Public engagement: The combine and the roundabout

By Corey Stout

Getting the public on board is an important but often a tricky task for some of our transportation clients, especially with infrastructure and transportation projects that change the way motorists travel every day. Community members are often skeptical of the need for changes if they don’t understand the true scope of a project or can’t see how the resulting improvements will justify the inconvenience they may encounter during construction.

Public hearings provide a forum for the dissemination of this information and therefore are a critical component of transportation projects. Going far beyond the 2D drawings and plan sheets that were mainstays of the past, today’s most successful public hearings employ modern visualization tools that enable community members to more easily visualize and understand the proposed changes. IMEG’s civil engineers, for example, turn Google imagery into animated and rendered 3D images. This helps the public understand what the finished infrastructure will look like, how it will change their travel patterns, and how much private property it may affect.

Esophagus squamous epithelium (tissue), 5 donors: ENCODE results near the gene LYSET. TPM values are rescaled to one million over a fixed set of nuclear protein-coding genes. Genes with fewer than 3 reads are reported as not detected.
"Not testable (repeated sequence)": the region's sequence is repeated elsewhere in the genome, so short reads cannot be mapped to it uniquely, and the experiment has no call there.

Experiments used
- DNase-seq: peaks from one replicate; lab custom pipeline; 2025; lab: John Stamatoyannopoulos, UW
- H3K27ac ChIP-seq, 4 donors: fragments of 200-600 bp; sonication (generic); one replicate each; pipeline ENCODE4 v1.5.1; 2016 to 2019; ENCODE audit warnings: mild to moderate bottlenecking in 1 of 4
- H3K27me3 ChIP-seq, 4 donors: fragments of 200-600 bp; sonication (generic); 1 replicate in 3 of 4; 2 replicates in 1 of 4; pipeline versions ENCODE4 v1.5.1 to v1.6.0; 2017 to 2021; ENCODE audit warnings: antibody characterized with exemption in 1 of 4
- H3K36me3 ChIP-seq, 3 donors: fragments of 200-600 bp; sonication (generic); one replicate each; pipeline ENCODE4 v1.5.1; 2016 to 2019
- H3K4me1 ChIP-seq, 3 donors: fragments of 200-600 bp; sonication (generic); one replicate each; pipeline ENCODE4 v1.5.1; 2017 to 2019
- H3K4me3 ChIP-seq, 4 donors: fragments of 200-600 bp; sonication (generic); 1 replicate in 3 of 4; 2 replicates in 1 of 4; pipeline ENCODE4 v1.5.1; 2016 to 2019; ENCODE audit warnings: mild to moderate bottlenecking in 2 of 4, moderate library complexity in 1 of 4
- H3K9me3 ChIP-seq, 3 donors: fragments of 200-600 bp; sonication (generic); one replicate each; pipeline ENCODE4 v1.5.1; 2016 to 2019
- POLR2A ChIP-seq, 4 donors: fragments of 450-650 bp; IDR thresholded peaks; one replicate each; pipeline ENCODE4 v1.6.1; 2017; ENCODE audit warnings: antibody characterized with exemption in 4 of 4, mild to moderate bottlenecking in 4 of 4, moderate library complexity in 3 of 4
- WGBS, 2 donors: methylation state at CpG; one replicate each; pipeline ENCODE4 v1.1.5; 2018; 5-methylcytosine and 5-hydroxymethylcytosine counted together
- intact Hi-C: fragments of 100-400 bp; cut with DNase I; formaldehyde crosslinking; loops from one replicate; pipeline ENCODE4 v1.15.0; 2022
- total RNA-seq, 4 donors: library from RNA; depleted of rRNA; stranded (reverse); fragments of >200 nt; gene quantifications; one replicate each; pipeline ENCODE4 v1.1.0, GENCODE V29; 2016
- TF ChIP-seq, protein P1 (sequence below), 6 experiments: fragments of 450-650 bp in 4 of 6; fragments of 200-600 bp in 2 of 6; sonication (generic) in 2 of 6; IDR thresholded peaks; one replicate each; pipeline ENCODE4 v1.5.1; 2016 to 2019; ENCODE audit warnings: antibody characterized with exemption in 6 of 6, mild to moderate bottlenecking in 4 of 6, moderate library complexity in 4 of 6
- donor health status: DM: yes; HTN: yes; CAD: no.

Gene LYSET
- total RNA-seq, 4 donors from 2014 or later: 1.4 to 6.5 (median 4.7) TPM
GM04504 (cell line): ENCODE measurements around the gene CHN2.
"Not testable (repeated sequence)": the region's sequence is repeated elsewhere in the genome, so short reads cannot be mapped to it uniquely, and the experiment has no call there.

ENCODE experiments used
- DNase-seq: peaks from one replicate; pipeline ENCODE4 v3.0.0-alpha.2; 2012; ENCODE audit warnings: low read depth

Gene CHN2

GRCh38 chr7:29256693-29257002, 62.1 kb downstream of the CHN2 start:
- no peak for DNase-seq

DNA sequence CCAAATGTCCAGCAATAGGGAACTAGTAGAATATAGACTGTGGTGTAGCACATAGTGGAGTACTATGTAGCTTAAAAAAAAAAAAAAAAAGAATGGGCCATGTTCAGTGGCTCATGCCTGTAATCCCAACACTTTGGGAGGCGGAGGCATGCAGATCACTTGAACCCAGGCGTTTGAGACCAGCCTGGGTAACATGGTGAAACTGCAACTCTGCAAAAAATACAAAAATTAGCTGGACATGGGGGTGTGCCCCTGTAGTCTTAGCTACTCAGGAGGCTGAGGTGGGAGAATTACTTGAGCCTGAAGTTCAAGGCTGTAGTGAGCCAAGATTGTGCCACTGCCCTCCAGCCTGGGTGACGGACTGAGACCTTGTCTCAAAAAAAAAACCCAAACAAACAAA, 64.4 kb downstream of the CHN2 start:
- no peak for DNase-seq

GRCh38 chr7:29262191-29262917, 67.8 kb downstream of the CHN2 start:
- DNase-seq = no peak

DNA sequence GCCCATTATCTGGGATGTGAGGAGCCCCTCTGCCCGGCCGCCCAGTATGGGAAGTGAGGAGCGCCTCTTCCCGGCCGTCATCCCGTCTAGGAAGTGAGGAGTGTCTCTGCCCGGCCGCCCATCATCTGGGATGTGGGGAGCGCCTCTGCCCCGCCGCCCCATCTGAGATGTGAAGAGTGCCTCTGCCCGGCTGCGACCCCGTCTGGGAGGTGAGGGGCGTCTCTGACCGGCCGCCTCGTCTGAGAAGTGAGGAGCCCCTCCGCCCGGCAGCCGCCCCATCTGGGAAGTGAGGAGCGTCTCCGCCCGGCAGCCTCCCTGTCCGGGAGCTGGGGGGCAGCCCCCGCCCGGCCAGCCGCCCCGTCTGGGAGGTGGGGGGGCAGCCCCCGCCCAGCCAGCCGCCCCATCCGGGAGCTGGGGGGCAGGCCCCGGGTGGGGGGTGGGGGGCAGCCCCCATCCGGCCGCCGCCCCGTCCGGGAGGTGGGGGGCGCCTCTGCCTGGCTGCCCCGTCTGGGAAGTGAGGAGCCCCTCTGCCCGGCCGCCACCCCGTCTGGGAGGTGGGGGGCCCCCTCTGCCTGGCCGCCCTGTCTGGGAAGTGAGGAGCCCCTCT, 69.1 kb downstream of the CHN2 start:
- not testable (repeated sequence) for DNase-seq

As an example, we recently created a 3D rendering of a rural intersection with a high accident rate due to vehicles ignoring the two-way stop. The DOT wanted to introduce a roundabout to slow traffic down but keep it moving smoothly. Farmers, however, were concerned that large combines would not be able to maneuver through the roundabout. To allay their concerns and show them how the finished project would work, we created a 3D rendering and flyover video that showed a combine easily fitting within the footprint of the proposed roundabout.

Such presentations are simple for today’s civil engineers to create, and should be considered by any local, state, or federal highway agency seeking to educate and engage a community on a project. From my experience there is no better way to pique the public’s interest, help them truly understand a project, and get them behind the effort.

Categories: Articles | Civil | Transportation